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Great Three in One! Now from above
Lord, let thy work to us appear,
Patrons and benefactors bless
To teachers, students, give success:
After Prayer by Bishop PAINE, the Doxology was sung, in Old Hundred:
Praise God, from whom all blessings flow;
Praise Father, Son, and Holy Ghost.
The Benediction was pronounced by Bishop DOGGEtt.
IN the afternoon, at three o'clock, the congregation reässembled, and after a voluntary by the Choir, Hymn 771 (tune, Howard) was sung:
How shall the young secure their hearts,
Thy word the choicest rule imparts
When once it enters to the mind,
'Tis like the sun, a heavenly light,
And through the dangers of the night,
Thy word is everlasting truth;
How pure is every page!
That holy book shall guide our youth,
And well support our age.
Prayer was offered by the Rev. CHARLES F. DEEMS, D.D., Pastor of the Church of the Strangers, New York.
The Lesson was read by Bishop WIGHTMAN.
Hymn 794-being a part of a Hymn written by Charles Wesley for the Kingswood School, founded by John Wesley in 1748—was sung in Creation, as follows:
Come, Father, Son, and Holy Ghost,
To whom we for our children cry;
To train and bring them up for heaven.
Unite the pair so long disjoined,
Knowledge and vital piety:
Learning and holiness combined,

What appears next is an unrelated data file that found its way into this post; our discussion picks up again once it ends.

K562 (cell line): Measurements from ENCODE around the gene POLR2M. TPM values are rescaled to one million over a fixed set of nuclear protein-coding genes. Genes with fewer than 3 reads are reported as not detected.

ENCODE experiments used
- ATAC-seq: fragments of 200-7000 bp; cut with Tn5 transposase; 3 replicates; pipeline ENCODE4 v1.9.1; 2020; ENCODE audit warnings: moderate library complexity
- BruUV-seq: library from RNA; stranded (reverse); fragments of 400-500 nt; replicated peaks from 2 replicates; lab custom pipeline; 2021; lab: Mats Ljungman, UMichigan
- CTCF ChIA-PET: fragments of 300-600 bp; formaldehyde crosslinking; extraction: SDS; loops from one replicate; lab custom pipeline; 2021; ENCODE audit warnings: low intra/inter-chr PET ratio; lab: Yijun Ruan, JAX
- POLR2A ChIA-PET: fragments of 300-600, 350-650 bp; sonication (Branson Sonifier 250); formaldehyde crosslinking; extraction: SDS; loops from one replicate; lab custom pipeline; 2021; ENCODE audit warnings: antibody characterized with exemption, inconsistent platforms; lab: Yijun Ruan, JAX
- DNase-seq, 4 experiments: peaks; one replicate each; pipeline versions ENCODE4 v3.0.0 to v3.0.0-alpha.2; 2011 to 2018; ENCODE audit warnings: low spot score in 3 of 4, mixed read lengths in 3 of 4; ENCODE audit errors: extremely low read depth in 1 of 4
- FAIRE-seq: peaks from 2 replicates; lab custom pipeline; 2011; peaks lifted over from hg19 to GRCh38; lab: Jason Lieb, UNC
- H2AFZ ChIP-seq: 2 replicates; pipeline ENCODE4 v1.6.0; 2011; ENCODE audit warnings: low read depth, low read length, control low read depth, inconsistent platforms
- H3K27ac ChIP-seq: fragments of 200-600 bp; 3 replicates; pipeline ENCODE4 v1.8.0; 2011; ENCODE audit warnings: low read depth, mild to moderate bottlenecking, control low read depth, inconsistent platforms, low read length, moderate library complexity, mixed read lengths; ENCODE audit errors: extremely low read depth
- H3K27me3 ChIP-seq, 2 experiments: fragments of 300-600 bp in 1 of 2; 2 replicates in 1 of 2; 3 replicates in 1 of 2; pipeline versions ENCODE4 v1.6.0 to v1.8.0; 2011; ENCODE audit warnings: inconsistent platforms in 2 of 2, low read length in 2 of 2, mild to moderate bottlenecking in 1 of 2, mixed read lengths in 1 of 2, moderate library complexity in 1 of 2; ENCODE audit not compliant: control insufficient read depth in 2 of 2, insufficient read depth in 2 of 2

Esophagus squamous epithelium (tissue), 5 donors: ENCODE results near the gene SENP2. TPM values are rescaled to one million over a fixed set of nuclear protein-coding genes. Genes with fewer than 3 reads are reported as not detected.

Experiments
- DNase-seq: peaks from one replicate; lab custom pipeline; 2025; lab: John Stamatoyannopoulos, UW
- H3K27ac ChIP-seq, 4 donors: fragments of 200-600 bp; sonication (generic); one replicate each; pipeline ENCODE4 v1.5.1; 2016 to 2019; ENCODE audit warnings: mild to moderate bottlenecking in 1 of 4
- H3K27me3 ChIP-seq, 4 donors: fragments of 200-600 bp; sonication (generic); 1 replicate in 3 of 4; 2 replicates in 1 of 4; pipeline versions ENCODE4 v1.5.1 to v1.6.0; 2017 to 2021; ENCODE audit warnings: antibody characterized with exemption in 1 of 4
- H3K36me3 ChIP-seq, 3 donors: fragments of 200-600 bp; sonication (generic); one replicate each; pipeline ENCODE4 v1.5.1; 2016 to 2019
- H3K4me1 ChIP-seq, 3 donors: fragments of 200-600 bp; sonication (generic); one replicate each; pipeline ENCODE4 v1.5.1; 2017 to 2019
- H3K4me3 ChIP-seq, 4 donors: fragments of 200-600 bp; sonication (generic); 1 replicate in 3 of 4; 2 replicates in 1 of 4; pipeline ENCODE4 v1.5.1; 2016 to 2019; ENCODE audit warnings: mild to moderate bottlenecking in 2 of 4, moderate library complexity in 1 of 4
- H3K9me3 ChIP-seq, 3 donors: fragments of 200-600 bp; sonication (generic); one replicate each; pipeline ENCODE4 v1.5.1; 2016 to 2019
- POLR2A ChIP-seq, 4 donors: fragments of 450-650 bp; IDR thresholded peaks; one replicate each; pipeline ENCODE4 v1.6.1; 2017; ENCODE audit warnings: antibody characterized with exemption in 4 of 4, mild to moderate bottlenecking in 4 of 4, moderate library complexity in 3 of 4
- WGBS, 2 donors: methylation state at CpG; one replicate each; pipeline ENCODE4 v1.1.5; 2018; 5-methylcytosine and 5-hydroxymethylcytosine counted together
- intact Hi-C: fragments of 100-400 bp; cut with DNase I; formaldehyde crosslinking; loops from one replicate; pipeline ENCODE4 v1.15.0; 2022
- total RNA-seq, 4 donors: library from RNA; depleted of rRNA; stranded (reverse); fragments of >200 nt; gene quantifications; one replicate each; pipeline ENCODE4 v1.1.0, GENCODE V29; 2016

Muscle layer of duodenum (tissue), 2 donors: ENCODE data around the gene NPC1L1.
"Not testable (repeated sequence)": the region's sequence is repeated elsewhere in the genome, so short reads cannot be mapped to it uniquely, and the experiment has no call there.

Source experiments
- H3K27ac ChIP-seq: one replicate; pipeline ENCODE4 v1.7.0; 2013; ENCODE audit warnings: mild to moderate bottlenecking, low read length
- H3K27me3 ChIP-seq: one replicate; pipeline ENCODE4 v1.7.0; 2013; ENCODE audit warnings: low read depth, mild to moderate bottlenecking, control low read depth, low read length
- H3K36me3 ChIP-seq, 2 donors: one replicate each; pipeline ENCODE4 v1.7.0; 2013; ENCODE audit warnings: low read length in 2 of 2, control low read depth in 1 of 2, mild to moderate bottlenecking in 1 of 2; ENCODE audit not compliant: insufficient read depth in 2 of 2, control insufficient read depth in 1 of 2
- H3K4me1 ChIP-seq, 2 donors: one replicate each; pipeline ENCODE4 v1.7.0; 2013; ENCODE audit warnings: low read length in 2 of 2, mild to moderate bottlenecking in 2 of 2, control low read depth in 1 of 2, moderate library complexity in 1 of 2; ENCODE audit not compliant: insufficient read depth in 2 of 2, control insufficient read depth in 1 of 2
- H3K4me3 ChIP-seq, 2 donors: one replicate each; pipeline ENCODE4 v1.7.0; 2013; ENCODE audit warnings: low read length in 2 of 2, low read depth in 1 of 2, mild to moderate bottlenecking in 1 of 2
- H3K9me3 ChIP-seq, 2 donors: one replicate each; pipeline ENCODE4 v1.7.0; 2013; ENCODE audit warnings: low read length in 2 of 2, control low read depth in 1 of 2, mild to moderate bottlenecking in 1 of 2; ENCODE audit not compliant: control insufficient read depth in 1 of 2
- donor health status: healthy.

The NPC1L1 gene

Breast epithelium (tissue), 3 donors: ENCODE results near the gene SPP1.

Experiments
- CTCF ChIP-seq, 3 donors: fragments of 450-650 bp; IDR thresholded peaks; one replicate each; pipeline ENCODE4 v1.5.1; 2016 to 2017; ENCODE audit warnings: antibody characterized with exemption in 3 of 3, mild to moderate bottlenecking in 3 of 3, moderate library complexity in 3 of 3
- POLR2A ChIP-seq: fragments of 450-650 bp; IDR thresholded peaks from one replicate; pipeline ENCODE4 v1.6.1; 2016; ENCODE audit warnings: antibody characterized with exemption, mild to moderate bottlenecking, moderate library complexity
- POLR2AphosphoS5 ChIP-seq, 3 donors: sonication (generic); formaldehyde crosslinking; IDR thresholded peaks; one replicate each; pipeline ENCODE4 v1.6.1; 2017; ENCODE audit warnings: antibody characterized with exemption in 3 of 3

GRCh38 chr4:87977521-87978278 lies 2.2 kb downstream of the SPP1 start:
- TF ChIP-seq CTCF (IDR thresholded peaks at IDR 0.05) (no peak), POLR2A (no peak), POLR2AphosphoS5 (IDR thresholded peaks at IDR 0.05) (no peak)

And truth and love, let all men see,
Then came the Sermon by Bishop WIGHTMAN, as follows:
CHRIST THE CENTER AND BOND OF THE UNIVERSE.
“By Him all things consist."” Col. i. 17.
The context fixes, beyond doubt, the meaning of the word "Him" in the text: it is, and can be, none other than the Lord Jesus Christ.
"Consist" is a word transferred from the Latin to our tongue, from the Greek equivalent of which we derive the word system; the idea in both being that of a "standing together"a mutual dependence, one part upon another, each for all the whole scheme pervaded by a controlling idea giving law to the arrangement. The conception of the text seems to be that Christ is the great center of unity and bond
of connection between the grand departments of universal being; or, as Bengel long since expressed it, "all things in him have come together into one system." As Mediator, God manifested in the flesh, he is the nexus between the mighty objective whole and the unseen, infinite, eternal Father.
This system embraces Nature-the whole region of necessitated things, controlled by cause and effect-the realm of the conditioned.